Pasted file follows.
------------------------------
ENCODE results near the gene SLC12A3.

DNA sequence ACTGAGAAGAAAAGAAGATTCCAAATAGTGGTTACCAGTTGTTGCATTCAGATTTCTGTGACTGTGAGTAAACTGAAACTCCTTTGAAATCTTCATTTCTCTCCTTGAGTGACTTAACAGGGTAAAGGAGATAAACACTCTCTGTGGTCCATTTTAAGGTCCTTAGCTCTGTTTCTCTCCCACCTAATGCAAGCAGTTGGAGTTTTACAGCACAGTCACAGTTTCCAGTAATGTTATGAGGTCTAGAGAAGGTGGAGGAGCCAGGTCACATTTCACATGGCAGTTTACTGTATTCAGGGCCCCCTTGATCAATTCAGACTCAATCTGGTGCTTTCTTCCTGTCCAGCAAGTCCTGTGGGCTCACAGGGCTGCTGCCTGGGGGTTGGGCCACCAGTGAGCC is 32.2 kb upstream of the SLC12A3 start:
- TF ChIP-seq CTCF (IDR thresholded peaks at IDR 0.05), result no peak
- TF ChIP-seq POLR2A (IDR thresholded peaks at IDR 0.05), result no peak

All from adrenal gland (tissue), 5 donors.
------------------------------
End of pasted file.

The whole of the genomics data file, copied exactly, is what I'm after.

ENCODE results near the gene SLC12A3.

DNA sequence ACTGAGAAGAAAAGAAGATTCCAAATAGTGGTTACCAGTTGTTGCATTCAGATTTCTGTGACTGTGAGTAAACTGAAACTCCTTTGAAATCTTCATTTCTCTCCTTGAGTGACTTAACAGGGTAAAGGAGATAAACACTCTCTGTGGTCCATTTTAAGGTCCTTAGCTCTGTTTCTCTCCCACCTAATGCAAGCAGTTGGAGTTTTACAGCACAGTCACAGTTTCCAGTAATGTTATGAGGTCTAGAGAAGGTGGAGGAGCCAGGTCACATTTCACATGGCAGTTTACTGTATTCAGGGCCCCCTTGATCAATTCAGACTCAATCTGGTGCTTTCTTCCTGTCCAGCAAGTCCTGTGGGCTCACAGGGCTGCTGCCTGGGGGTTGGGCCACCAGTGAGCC is 32.2 kb upstream of the SLC12A3 start:
- TF ChIP-seq CTCF (IDR thresholded peaks at IDR 0.05), result no peak
- TF ChIP-seq POLR2A (IDR thresholded peaks at IDR 0.05), result no peak

All from adrenal gland (tissue), 5 donors.